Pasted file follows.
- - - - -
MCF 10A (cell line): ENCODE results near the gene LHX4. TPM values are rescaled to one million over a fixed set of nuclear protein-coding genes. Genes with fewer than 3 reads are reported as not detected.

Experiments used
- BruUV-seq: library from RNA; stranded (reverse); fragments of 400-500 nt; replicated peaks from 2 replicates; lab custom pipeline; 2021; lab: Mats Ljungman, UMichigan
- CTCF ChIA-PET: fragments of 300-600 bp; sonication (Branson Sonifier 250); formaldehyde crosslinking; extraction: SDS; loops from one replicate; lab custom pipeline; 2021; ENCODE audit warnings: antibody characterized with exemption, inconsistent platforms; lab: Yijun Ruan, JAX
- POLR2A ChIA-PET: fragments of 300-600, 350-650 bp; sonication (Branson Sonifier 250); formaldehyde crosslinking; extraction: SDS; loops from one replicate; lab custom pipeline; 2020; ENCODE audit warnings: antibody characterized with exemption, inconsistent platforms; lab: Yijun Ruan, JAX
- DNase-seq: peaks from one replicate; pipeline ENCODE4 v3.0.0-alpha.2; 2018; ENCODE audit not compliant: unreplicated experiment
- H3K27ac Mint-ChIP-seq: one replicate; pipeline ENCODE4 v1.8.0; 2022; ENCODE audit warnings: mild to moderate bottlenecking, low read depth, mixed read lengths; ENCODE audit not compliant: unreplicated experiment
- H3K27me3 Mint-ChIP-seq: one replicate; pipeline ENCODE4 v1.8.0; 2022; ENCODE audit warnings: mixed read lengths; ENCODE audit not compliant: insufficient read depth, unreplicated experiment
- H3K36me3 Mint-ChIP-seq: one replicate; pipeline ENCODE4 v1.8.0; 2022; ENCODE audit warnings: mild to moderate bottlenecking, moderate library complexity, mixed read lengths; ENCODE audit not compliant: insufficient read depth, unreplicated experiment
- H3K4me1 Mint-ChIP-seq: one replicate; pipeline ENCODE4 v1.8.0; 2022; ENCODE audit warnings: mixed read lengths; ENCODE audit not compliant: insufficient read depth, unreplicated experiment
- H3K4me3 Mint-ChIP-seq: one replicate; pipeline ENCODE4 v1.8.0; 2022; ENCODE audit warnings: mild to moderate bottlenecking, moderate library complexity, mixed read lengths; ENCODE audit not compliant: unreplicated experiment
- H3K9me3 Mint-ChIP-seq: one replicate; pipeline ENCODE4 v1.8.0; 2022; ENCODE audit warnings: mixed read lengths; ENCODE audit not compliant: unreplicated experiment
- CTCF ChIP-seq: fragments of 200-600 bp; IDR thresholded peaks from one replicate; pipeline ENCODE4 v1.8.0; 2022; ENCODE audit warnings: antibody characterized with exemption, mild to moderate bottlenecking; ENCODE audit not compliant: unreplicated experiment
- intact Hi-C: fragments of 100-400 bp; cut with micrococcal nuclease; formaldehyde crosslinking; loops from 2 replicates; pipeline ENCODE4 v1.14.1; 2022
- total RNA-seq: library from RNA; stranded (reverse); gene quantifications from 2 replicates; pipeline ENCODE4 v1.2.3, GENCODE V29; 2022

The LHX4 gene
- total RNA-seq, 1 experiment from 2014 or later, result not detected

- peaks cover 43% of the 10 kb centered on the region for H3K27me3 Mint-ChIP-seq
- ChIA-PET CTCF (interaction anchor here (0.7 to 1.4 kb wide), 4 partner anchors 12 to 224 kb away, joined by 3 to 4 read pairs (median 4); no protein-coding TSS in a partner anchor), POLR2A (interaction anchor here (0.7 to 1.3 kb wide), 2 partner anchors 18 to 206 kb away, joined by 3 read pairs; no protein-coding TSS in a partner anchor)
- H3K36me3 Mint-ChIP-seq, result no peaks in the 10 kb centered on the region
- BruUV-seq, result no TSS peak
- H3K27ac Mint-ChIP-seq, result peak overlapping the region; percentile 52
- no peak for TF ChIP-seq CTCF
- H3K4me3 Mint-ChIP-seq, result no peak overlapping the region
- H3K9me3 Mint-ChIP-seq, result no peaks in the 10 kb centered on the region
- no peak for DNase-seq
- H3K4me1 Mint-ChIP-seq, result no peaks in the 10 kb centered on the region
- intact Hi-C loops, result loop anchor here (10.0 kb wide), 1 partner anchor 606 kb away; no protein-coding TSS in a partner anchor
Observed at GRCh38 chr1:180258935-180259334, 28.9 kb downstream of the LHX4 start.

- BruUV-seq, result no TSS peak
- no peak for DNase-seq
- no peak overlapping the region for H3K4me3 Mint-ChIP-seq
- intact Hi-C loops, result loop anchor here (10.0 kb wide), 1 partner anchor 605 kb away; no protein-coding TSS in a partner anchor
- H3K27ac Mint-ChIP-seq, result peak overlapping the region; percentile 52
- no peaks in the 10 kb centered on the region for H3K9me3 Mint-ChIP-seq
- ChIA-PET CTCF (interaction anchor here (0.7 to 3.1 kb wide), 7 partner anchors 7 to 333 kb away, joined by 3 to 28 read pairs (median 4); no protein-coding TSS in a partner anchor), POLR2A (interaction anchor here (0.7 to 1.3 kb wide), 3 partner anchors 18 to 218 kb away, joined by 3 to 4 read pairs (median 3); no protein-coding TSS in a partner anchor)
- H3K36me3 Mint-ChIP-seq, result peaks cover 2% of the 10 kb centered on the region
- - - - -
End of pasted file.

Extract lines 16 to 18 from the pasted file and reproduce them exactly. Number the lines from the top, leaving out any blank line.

The LHX4 gene
- total RNA-seq, 1 experiment from 2014 or later, result not detected

- peaks cover 43% of the 10 kb centered on the region for H3K27me3 Mint-ChIP-seq